The Wonder of Tech is pleased to welcome Steffen Campbell as a guest author. Steffen is a recent graduate of Clemson University and explains how a Chromebook helped him all four years at college.
In 2013 I was a newly minted university student. I had my entire life packed up and was ready to explore as a freshman.
Then, tragedy struck. My laptop computer broke and I was forced to buy a new computer just as I was starting college.
The following week I purchased a Chromebook, what I thought would be an interim computer, but I was very wrong. I’ve been using that same Chromebook for four years, and it’s only now just showing signs of being that old. I use it every single day, and I love every minute of it.
What is a Chromebook?
So, a little explanation for those who don’t know what a Chromebook is…
A Chromebook is a small computer designed to operate online. It runs the Chrome operating system, which is from Google, but not the same as the Chrome Internet browser you may be familiar with. The Chrome operating system works online and is used by Chromebooks instead of a Windows operating system for PC’s or the OS operating system for Mac computers.
Chromebooks are smaller than your average laptop and can’t run typical software programs like Excel or Word.
While this may seem like a drawback initially, the benefit of the Chromebook is that it can run similar applications for free online, and all your work is synced between your various devices. Google provides G Suite, a collection of applications designed to replace those Microsoft Office programs you may be used to.
A Chromebook functions primarily online, and can handle several different functions like streaming, downloading, or basic web browsing easily. This computer is for those who want to be on the go and not worry about charging their laptop or carrying a heavy computer bag.
Chromebooks are made by many different computer manufacturers, as explained below.
The Differences Between a Chromebook and a Traditional Laptop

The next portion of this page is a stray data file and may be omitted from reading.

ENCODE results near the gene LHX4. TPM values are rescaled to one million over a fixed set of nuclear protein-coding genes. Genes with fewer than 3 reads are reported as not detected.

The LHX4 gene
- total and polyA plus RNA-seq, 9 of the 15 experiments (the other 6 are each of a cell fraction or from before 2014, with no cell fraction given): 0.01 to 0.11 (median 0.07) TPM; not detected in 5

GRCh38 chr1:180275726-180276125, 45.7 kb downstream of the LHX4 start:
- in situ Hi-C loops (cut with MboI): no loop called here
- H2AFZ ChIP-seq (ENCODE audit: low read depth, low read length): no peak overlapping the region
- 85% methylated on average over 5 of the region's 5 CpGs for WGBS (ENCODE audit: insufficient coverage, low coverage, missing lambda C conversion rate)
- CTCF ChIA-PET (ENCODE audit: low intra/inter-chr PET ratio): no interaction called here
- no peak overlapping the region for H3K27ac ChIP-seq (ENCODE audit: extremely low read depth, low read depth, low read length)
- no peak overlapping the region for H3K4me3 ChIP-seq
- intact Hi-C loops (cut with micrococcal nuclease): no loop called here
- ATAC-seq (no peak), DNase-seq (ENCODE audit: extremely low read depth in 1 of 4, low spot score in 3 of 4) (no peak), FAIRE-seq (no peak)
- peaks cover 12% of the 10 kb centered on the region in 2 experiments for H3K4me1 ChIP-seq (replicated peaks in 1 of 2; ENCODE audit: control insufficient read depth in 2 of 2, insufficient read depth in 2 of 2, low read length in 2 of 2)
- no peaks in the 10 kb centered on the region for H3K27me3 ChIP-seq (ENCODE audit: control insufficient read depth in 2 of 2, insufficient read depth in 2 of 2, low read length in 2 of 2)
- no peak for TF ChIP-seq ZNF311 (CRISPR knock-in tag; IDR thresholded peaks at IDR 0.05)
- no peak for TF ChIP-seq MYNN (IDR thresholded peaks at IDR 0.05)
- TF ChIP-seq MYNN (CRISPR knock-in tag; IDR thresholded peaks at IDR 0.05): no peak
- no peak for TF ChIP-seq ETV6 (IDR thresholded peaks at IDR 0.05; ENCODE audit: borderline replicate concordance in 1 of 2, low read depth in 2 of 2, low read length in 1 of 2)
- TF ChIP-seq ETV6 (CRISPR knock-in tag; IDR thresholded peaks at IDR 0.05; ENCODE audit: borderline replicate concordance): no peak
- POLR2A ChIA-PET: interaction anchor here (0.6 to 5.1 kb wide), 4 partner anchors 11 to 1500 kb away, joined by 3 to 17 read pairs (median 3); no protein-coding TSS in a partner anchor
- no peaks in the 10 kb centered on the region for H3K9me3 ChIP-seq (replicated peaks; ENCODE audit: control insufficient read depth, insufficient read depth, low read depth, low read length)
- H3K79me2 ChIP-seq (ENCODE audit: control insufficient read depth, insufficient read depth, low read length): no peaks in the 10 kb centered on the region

As a quick note, there are some distinct differences between these types of machines. A traditional laptop can run any number of software programs for various purposes. These include things like spreadsheets, photo editing software, or PowerPoint. However, Chromebooks have equivalents to these programs in G Suite for those who need them.
A Chromebook and a traditional laptop differ on hardware as well. You’ll typically see better screen resolution, faster performance in specific apps, and a variety of add-ons for a full-fledged laptop.
6 Reasons Why a Chromebook Should Be Your Next Computer
So what are you waiting for? Here are 6 reasons why a Chromebook should be your next computer.
The average Chromebook weighs around 3 pounds. It’s great for moving around the house or the office. However, it’s less about the weight and more about the design philosophy of the Chromebooks: simplicity.
There aren’t a lot of ports for connections you’ll never use.
The Chromebook is small, light, and easy to carry. It fits into almost any bag and doesn’t take up a lot of room. It’s small enough to take wherever you go, and you might forget it’s there (I have).
Most Chromebooks can run for 9 to 11 hours without needing to be charged. That’s right, the battery lasts up to 11 hours. I usually get about 8-10 out of mine after four years. Depending on your use of the Chromebook, you can leave it on for days and it’ll still have a charge.
Compare this to your average laptop computer. Those will usually go somewhere between five and seven hours, depending on workload. This is because of the number of background apps that are running in addition to the other demands placed on the laptop.
Since Chromebooks are designed to do one thing—run Chrome, their performance isn’t compromised by other programs. You can do as much as you want within the Google Suite and not notice any of that annoying slowness you’ll find on larger laptops.
The best part? You don’t have to carry the charge cord everywhere you go!
Google Suite Apps
The Google Suite of applications is great for those who love having their work on every device. You can edit a document or take a note and have it sync to your phone, so there’s none of that pesky file transferring. This is also great for those who use multiple computers and want to access their documents anywhere or share them with friends.
As a side note: keep in mind you can’t download or install applications. The Chromebook is designed around the Google Suite and online use, so there’s nothing like iTunes or Skype. No problem though, Google has their own versions of those called Play Music and Hangouts.